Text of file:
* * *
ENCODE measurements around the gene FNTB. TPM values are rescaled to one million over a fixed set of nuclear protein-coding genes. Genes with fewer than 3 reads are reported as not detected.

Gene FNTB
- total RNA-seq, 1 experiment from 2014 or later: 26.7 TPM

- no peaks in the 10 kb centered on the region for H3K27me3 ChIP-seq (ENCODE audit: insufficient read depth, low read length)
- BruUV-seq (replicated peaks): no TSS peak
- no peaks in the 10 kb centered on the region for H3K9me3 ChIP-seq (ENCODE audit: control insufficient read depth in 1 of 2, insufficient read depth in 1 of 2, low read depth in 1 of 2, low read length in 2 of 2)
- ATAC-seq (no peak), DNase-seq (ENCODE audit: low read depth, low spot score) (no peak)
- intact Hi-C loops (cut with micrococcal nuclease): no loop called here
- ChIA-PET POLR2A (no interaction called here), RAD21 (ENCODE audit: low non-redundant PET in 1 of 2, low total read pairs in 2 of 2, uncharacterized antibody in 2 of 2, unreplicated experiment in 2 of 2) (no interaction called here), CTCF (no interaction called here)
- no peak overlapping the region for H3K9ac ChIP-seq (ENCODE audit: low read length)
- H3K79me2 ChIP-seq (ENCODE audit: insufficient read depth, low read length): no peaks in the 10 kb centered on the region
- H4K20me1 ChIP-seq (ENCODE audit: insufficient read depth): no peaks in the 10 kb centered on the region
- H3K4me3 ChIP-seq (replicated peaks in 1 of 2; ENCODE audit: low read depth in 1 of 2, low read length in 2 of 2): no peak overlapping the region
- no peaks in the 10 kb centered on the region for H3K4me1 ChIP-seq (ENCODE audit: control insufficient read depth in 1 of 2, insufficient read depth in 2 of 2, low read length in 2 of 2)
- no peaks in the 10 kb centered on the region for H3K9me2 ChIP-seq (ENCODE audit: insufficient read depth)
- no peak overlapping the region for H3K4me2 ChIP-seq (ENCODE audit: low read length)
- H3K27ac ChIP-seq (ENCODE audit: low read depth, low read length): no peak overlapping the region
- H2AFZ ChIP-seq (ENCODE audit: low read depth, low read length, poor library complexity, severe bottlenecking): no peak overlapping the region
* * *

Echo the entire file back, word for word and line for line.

ENCODE measurements around the gene FNTB. TPM values are rescaled to one million over a fixed set of nuclear protein-coding genes. Genes with fewer than 3 reads are reported as not detected.

Gene FNTB
- total RNA-seq, 1 experiment from 2014 or later: 26.7 TPM

- no peaks in the 10 kb centered on the region for H3K27me3 ChIP-seq (ENCODE audit: insufficient read depth, low read length)
- BruUV-seq (replicated peaks): no TSS peak
- no peaks in the 10 kb centered on the region for H3K9me3 ChIP-seq (ENCODE audit: control insufficient read depth in 1 of 2, insufficient read depth in 1 of 2, low read depth in 1 of 2, low read length in 2 of 2)
- ATAC-seq (no peak), DNase-seq (ENCODE audit: low read depth, low spot score) (no peak)
- intact Hi-C loops (cut with micrococcal nuclease): no loop called here
- ChIA-PET POLR2A (no interaction called here), RAD21 (ENCODE audit: low non-redundant PET in 1 of 2, low total read pairs in 2 of 2, uncharacterized antibody in 2 of 2, unreplicated experiment in 2 of 2) (no interaction called here), CTCF (no interaction called here)
- no peak overlapping the region for H3K9ac ChIP-seq (ENCODE audit: low read length)
- H3K79me2 ChIP-seq (ENCODE audit: insufficient read depth, low read length): no peaks in the 10 kb centered on the region
- H4K20me1 ChIP-seq (ENCODE audit: insufficient read depth): no peaks in the 10 kb centered on the region
- H3K4me3 ChIP-seq (replicated peaks in 1 of 2; ENCODE audit: low read depth in 1 of 2, low read length in 2 of 2): no peak overlapping the region
- no peaks in the 10 kb centered on the region for H3K4me1 ChIP-seq (ENCODE audit: control insufficient read depth in 1 of 2, insufficient read depth in 2 of 2, low read length in 2 of 2)
- no peaks in the 10 kb centered on the region for H3K9me2 ChIP-seq (ENCODE audit: insufficient read depth)
- no peak overlapping the region for H3K4me2 ChIP-seq (ENCODE audit: low read length)
- H3K27ac ChIP-seq (ENCODE audit: low read depth, low read length): no peak overlapping the region
- H2AFZ ChIP-seq (ENCODE audit: low read depth, low read length, poor library complexity, severe bottlenecking): no peak overlapping the region